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High-grade iron ore fines lose steam as 65%-62% price spread narrows to 3-year lows

The price spread between Brazilian high iron content Iron Ore Carajas (IOCJ) and seaborne medium brand fines has been bogged down by sluggish demand fundamentals amid diminished mill margins, higher portside stocks in China and limited support for Brazil’s export prices despite the rainy season, market sources told S&P Global Commodity Insights Sept. 8.

While the Platts Iron Ore Index, or IODEX, approaches the $120/dmt CFR China level, the spread with the high Fe 65% material has narrowed significantly in recent days to over a three-year low on the back of poor buying interest for delivered cargoes in the two to eight weeks forward window from Chinese mills in September.

The 65%-62% Fe spread, typically an indication of a preference for higher 65% Fe content fines compared with the medium 62% Fe fines, fell to multi-year lows Sept. 4 when demand and buying inquiries remained sparse.

The spread was last time narrower Aug. 18, 2020, at $7.85/dmt, S&P Global data showed.

With lukewarm production margins keeping demand for high Fe fines on the back burner, as mills pivoted toward lower iron content materials for cost competitiveness, a China-based iron ore trader said “Lower Fe fines are in greater demand now, so we see a narrower spread between 65 and 62 [% Fe fines].”

According to sources, dull HRC and rebar margins have also been reflective of mills’ preferences in moving away from the usage of high Fe fines, with the cost of production remaining a pertinent consideration for their operations.

Demand for IOCJ fines from steel mills has been lackluster amid poor finished steel production margins in China, where most domestic steel mills prefer to use medium-grade fines instead of high-grade fines, S&P Global reported earlier.

“It makes sense since steel profits are not doing good, 65%-62% Fe spread should narrow further,” an east China-based iron ore trader said.

Meanwhile, the Asian iron ore market has witnessed positive import margins for close to three months, when seaborne purchases were more cost-competitive on an import-parity basis, compared with equivalents from the Chinese portside.

“No one will use high-grade fines when margins are bad [and] medium-grade fines are seeing import margins in October,” a north China-based iron ore trader said.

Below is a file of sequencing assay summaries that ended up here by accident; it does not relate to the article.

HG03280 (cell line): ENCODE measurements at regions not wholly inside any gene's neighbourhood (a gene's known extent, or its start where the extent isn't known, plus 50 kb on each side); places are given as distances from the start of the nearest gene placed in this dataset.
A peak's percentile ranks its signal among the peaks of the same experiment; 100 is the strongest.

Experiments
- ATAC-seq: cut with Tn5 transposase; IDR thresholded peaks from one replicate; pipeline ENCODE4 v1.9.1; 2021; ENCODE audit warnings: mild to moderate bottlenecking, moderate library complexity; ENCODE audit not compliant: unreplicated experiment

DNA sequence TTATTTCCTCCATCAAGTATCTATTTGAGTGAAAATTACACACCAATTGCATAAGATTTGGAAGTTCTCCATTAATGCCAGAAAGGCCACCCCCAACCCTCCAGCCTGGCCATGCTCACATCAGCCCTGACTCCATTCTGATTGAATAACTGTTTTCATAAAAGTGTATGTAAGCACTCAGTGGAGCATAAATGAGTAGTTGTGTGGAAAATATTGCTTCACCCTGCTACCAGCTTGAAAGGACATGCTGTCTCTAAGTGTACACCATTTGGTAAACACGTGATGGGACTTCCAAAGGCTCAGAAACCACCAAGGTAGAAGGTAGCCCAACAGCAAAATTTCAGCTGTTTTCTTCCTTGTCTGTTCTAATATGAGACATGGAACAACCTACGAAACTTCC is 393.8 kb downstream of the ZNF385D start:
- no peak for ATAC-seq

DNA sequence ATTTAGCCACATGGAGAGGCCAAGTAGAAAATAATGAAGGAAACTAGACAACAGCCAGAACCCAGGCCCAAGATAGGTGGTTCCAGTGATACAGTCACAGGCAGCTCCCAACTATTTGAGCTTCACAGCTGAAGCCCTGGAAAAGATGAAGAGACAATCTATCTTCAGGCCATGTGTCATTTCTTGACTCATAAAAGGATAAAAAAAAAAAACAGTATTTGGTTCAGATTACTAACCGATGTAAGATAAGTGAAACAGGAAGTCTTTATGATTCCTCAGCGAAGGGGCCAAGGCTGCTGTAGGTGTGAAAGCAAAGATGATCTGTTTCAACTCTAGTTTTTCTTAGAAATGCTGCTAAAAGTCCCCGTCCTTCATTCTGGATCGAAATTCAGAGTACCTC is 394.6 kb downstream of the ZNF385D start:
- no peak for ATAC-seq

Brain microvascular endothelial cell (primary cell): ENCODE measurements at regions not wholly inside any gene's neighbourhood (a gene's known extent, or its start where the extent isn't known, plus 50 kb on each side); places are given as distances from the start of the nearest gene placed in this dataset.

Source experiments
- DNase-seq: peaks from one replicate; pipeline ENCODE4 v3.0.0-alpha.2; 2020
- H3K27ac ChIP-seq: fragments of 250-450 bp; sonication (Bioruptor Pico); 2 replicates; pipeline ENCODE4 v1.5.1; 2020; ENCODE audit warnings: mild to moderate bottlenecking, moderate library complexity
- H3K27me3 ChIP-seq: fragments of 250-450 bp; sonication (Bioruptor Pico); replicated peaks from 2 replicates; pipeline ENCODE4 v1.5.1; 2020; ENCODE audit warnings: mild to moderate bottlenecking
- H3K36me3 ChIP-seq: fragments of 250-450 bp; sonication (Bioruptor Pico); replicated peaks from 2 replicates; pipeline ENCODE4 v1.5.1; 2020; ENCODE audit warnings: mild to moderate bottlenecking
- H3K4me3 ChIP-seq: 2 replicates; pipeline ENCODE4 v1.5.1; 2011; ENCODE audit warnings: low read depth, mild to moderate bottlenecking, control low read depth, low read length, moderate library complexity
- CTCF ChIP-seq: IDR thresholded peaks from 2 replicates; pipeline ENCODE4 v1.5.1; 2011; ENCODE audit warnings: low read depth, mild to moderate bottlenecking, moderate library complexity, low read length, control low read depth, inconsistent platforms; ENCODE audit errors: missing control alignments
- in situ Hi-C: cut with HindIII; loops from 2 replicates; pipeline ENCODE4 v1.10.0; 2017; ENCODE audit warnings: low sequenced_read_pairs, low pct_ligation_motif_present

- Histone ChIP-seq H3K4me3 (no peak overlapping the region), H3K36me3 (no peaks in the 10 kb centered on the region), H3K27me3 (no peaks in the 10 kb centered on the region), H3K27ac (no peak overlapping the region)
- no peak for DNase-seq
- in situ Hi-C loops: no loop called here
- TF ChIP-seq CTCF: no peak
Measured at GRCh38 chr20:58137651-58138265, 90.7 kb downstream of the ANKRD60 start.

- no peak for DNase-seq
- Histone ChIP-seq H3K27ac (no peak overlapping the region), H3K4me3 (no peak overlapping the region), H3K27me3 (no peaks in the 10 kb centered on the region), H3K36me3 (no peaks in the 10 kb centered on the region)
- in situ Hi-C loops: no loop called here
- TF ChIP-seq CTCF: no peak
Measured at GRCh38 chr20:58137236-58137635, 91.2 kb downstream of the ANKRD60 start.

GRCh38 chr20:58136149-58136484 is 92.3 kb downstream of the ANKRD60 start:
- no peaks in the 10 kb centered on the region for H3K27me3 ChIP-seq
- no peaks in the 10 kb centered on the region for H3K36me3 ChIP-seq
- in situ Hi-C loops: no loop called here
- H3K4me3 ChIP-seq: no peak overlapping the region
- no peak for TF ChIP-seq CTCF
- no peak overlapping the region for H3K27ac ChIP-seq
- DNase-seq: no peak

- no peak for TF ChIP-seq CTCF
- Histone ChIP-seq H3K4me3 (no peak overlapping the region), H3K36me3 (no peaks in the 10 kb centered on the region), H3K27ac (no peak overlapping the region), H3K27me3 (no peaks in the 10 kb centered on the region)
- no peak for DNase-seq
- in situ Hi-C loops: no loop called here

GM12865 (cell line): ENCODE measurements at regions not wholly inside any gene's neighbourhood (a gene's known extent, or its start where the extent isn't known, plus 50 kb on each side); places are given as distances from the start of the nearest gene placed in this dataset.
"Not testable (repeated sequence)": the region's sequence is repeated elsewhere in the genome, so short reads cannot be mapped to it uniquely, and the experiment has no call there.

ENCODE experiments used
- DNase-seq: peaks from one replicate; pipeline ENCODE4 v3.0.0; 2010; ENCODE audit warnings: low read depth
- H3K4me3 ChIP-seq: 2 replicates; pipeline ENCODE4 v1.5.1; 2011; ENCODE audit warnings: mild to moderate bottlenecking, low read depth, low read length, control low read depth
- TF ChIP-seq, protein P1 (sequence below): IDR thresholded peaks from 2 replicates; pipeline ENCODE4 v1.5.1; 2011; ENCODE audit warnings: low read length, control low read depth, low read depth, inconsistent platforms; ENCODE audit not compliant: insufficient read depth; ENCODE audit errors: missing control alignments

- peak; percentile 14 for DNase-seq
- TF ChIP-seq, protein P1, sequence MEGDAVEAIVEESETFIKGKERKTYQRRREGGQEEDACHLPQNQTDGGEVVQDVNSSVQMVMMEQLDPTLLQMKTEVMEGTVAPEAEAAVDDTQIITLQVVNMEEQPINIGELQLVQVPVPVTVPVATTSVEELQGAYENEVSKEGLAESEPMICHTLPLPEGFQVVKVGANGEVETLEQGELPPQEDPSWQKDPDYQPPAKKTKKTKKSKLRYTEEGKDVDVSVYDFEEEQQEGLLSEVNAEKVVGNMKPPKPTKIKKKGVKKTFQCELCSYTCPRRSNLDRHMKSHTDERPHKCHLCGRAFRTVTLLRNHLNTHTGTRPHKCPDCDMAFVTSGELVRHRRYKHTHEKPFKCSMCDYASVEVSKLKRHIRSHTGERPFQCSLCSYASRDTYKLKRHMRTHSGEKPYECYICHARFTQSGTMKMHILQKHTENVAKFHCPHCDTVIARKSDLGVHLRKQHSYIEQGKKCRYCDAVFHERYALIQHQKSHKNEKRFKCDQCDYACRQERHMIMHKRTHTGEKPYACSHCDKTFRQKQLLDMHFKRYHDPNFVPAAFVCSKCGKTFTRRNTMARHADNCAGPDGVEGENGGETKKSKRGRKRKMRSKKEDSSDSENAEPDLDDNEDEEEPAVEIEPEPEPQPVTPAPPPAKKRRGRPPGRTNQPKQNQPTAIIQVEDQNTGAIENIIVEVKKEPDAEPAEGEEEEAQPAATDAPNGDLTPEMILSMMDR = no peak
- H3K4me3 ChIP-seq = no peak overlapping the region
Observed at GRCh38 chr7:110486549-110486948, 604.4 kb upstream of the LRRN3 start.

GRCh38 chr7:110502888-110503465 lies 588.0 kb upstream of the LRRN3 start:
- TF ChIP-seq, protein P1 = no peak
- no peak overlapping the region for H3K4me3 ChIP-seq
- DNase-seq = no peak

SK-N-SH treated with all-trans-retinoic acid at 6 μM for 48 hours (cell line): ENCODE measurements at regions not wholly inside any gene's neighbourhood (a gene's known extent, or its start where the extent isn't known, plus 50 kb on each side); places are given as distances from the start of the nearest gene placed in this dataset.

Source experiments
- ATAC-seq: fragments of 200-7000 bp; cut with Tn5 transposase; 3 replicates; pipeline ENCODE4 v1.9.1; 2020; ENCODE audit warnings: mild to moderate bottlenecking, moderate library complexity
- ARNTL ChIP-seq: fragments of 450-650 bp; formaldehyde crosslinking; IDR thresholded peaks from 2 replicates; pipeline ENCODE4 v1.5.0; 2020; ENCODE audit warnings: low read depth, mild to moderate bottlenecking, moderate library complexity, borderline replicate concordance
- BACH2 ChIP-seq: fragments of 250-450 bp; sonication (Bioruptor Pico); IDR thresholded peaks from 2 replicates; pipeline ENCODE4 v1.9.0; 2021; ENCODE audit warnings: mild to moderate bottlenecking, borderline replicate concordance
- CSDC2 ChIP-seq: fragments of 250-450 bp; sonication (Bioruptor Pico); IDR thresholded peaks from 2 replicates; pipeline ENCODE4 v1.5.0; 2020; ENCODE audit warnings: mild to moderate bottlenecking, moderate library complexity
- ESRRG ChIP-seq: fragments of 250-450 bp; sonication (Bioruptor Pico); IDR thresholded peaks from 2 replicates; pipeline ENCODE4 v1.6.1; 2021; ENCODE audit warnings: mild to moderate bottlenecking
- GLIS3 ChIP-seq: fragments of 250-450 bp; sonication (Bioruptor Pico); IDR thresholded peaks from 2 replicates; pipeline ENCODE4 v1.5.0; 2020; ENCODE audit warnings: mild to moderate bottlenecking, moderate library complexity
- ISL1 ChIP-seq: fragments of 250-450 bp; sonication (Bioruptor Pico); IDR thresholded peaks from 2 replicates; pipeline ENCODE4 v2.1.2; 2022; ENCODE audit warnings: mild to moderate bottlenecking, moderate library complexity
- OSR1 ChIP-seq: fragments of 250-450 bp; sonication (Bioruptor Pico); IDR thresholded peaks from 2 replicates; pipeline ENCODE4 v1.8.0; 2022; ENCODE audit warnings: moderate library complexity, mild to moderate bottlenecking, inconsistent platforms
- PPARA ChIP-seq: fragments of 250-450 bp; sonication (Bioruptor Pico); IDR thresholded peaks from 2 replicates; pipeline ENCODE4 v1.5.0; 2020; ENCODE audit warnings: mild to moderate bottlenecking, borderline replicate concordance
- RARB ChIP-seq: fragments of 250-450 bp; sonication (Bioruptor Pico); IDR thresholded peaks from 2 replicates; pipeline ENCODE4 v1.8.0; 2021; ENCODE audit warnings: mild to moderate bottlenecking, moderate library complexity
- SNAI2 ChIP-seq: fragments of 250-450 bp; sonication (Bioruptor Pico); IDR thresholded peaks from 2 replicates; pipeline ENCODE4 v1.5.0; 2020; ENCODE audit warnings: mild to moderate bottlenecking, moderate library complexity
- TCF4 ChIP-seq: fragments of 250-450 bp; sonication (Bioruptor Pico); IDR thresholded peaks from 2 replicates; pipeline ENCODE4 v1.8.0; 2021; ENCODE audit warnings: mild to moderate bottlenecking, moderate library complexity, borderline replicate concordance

On the supply front, despite Brazil’s transition into the rainy season in the fourth quarter, market sources noted a limited impact on the availability of IOCJ in the spot market amid regular exports from the South American miner.

Heavy rains in Brazil have not affected the export volumes of Carajas fines, said an international trader, adding that the export volumes remained resilient amid no supply tightness heard for high Fe fines in the market.

“There may be some impact from the rains but since it’s an annual occurrence, that seasonal impact has already been factored in,” a second north China-based iron ore trader said.

From Q3 to date, there have been nine trades of IOCJ in the seaborne market so far with an aggregate volume of 1.54 million mt, up from 1.12 million mt in Q2, according to S&P Global data. The volume is also much higher from 1.07 million mt in Q1.

The IOCJ portside stock was also at a three-year high of close to 2.3 million tons at Caofeidian and Jingtang ports as of Sept. 5, compared with 1.3 million tons last year, sources said.

“Because portside availability is higher than usual … we see the spread narrowing,” a second China-based iron ore trader said.

S&P Global expected the 65% Fe to 62% Fe spread to start to narrow later in the year as the price of the benchmark 62% Fe IODEX drops before widening in Q2 2024 on seasonally stronger market conditions.

Platts assessed the 65% Fe CFR Qingdao index at $126.3/dmt Sept. 7, down $1.80/dmt on the day, S&P Global data showed.
Source: Platts

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